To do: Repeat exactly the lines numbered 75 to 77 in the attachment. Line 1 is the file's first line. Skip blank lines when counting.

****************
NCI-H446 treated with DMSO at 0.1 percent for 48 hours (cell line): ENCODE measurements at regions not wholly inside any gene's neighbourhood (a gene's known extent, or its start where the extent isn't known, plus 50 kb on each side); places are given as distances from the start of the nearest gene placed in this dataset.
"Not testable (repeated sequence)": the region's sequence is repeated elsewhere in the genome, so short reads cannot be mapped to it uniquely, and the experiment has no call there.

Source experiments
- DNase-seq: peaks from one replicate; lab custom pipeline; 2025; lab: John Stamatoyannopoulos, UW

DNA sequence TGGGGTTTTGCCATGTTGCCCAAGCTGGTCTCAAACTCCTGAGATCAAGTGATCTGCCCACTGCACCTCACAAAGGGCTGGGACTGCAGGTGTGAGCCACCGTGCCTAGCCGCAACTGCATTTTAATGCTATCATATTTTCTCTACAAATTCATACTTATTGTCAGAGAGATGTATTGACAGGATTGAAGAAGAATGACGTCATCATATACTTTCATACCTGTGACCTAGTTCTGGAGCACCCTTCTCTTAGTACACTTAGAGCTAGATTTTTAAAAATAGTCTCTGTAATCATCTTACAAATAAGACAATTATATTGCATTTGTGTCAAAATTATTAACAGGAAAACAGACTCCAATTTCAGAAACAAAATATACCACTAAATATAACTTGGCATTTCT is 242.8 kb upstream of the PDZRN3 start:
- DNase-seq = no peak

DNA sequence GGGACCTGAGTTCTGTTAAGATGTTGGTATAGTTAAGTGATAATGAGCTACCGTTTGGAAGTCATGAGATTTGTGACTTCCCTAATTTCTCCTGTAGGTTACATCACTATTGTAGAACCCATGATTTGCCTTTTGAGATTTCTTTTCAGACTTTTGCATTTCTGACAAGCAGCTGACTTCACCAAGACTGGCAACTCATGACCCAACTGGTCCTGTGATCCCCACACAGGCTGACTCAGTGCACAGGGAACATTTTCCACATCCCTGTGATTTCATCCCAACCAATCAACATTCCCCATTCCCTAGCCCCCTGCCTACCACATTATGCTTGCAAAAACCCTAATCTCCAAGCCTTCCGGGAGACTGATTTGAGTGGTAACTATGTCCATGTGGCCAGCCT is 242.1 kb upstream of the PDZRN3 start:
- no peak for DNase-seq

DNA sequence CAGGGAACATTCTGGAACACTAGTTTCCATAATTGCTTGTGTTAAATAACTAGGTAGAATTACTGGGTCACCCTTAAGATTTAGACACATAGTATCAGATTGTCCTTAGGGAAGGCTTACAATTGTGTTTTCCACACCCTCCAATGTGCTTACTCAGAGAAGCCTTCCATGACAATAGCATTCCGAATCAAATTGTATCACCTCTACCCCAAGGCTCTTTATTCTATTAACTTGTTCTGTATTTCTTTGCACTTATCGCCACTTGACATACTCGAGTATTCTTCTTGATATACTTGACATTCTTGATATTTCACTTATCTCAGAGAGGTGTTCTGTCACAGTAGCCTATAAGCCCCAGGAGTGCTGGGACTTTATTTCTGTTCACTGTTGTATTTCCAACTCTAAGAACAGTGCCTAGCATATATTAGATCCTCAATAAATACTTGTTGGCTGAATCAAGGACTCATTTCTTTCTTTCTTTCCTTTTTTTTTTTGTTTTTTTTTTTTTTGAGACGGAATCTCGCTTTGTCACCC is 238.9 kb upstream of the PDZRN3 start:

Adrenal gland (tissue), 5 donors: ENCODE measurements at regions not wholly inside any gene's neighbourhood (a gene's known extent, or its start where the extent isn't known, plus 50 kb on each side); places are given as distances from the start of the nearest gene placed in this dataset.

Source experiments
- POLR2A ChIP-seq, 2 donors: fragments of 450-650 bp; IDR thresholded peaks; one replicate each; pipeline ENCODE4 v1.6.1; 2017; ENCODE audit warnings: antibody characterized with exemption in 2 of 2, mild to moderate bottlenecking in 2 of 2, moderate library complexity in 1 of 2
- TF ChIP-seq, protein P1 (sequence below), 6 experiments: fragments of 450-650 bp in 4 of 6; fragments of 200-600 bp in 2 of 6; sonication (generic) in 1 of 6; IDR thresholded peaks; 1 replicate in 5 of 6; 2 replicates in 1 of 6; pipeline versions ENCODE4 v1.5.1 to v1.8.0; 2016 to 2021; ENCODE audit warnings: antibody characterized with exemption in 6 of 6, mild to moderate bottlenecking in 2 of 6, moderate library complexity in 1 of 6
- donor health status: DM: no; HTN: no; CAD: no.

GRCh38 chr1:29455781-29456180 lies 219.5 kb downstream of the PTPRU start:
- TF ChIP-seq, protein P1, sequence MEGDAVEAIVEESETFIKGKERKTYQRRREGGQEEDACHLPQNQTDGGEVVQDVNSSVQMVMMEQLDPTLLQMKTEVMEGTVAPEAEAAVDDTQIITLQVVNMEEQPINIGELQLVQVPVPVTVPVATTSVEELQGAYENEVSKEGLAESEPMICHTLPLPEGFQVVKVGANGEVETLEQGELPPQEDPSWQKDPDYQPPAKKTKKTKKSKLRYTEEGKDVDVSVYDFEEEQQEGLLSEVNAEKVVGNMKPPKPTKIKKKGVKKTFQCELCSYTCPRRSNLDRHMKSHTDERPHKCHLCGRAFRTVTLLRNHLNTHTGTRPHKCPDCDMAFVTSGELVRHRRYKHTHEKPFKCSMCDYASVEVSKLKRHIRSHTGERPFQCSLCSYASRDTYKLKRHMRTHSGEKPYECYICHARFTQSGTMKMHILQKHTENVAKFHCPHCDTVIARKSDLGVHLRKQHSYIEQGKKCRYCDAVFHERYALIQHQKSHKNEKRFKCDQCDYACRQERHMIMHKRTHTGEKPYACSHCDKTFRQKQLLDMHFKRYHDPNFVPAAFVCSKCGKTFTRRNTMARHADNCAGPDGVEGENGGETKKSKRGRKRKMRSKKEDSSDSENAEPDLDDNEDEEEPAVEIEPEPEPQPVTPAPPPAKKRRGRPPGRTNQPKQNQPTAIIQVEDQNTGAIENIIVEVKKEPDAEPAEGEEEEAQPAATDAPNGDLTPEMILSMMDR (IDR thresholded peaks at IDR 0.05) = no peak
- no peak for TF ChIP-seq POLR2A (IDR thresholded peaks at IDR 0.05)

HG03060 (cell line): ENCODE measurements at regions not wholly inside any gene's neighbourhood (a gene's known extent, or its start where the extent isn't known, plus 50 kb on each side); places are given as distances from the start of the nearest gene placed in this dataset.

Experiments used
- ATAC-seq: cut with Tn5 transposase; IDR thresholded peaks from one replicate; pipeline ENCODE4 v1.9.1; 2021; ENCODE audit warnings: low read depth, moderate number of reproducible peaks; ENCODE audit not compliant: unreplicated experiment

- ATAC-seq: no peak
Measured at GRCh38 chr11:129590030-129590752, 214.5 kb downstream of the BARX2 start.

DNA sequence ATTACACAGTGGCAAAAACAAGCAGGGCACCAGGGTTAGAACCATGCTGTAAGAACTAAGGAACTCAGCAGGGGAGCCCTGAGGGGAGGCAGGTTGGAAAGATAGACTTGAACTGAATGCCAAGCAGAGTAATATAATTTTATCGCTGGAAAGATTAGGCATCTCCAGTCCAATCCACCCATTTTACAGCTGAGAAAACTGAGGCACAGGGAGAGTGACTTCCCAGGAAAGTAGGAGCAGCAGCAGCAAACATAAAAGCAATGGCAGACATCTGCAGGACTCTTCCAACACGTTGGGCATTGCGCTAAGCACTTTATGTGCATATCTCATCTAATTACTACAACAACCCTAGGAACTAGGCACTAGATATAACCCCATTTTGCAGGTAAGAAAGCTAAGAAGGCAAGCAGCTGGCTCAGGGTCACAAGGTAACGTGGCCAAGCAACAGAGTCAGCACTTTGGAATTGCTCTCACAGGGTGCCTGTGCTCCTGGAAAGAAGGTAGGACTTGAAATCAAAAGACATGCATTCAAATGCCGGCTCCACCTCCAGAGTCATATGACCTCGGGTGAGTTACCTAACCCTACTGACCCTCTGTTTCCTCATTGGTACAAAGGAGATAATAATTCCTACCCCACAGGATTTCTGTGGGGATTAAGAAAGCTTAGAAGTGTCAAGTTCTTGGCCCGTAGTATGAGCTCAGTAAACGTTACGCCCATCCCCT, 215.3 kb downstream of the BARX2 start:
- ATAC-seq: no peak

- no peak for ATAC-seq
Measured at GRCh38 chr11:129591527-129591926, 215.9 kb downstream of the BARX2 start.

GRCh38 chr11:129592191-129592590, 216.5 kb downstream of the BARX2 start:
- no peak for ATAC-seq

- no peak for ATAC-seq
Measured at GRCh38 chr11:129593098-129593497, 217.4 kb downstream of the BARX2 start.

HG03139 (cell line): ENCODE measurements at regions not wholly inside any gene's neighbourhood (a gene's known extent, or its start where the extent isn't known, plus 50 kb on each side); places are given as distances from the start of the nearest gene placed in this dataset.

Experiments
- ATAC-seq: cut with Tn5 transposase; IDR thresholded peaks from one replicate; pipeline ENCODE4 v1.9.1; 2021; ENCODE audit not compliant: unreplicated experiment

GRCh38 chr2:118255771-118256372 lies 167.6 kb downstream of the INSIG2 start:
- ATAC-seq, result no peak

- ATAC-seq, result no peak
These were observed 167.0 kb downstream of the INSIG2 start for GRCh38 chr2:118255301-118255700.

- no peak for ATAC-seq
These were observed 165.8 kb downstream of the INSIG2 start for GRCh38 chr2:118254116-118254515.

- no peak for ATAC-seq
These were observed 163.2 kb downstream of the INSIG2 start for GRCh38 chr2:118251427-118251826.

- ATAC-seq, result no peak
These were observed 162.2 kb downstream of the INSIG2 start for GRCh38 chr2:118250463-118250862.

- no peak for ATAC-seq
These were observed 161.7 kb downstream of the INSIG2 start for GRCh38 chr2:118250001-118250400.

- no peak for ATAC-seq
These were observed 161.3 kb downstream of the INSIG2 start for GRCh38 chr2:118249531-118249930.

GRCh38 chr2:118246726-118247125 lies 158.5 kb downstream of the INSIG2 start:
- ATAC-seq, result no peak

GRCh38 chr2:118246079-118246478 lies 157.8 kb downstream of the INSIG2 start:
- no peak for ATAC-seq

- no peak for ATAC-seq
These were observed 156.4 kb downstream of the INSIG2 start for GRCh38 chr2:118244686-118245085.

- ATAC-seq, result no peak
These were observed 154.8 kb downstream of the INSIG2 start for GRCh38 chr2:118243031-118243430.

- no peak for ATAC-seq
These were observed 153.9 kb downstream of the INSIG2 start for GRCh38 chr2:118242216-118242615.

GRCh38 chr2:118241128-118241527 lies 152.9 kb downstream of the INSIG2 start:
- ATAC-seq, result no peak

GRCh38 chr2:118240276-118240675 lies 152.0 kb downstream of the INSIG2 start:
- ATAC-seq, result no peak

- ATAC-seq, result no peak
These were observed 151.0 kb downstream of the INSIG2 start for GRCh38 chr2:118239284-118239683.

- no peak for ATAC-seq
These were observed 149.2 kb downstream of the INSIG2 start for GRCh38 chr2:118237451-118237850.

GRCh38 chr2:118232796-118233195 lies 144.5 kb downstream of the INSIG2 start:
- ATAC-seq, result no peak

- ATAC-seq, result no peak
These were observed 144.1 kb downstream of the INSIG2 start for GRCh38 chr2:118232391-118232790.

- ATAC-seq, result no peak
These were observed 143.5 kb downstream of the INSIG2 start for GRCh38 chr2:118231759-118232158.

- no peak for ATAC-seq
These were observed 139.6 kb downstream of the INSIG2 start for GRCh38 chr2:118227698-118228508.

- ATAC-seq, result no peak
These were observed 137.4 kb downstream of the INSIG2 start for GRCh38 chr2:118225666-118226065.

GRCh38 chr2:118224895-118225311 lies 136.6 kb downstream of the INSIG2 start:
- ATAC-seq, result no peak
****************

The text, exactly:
These were observed 137.4 kb downstream of the INSIG2 start for GRCh38 chr2:118225666-118226065.

GRCh38 chr2:118224895-118225311 lies 136.6 kb downstream of the INSIG2 start:
- ATAC-seq, result no peak